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Modules and dependencies

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Source code: Modules

A module in Drakon.Tech can call functions from other modules and libraries. An external object that a module can use is called a dependency.

How to add dependencies to a module

  1. Right-click on a module in the Projects tree and choose "Properties."
  2. Click the "Dependencies" button.
  3. Enter the dependencies, one per line. Each dependency will become a global object visible in all module functions.

For example, let's create three modules, mod1, mod2, and mod3.

  • mod1 shall depend on modules mod2 and mod3.
  • mod3 shall depend on mod1 (yes, circular dependencies are perfectly ok).

In the dependencies of module mod1, we write:


In the dependencies of module mod3, we write:


Note that the names of the dependencies are not the same as the module names. They can be the same, but that is not necessary. A module does not know which specific modules it depends on. Only the application that will use the modules knows the actual interconnection of the modules.

Module mod1 only knows that two global objects are available, foo and bar.

This is how we use the dependencies inside module mod1:


How to resolve module dependencies

  1. Create an application.
  2. Go to the "Modules" tab and add all the modules you need. Note that many applications can re-use the same module.
  3. Assign modules to dependencies.
  4. Choose the startup module. The startup module must have an exported function with the name main.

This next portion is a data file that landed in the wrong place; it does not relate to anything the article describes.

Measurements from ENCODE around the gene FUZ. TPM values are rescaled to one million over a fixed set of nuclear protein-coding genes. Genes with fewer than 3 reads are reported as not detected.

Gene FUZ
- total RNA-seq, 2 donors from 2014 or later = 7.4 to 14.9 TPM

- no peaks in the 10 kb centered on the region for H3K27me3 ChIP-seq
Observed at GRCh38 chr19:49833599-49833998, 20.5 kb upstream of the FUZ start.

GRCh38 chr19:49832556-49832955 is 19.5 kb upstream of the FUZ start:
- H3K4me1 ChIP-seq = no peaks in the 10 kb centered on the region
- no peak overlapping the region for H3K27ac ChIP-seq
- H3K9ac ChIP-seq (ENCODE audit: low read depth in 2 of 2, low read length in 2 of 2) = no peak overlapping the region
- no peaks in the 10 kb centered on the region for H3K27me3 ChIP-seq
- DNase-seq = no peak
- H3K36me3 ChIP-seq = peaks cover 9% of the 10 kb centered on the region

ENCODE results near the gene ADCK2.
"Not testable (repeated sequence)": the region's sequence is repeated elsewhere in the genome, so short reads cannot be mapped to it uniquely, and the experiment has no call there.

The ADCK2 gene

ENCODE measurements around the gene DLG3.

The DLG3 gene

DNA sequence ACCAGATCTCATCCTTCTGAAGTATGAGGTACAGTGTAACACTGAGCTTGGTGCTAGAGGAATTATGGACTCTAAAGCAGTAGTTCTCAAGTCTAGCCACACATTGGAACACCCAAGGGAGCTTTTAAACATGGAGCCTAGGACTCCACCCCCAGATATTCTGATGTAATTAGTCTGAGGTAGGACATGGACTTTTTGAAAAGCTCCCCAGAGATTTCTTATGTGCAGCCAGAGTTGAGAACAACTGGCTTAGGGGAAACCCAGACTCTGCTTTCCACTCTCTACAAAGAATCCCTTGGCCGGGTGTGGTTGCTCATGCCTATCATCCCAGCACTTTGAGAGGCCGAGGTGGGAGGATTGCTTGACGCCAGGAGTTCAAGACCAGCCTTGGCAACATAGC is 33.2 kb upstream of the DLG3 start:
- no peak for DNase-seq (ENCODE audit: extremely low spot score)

Our application will produce code like this:

var instanceOfMod1 = mod1(); // Create an instance of mod1
var instanceOfMod2 = mod2(); // Create an instance of mod2
var instanceOfMod3 = mod3(); // Create an instance of mod3 = instanceOfMod2; // Point dependency foo to mod2 = instanceOfMod3; // Point dependency bar to mod3
instanceOfMod3.moo = instanceOfMod1; // Point dependency moo to mod1
instanceOfMod1.main(); // Start up the app. The main() function must be present in mod1.
// The main() function must have "export" flag set.

The whole point of an application is to produce such boilerplate code. It's a dependency injection tool.

Applications allow us to run our modules directly in the browser and enjoy debugging with the Development tools. We can, however, download the modules as JavaScript files and use them in any JavaScript project without an application.

Alternatively, we can include a link to the JavaScript file in the HTML during development and debugging.

How to use dependencies in a NodeJS app

Since a module does not know what its dependencies point to, we can connect its dependencies to anything. For example, we could link the dependencies to npm modules or other modules that do not come from Drakon.Tech.

In this example, the module helloexpress uses the Express framework.

In our NodeJS app:

const express = require('express');
const app = express();
const helloexpress = require('./helloexpress'); // Include helloexpress
const hello = helloexpress(); // Create an instance of module helloexpress = app; // helloexpress module must have an "app" dependency for this to work.
hello.startServer(); // We suppose helloexpress has an exported function startServer()

Inside helloexpress, there now is a global object app pointing to Express.

Source code: Modules
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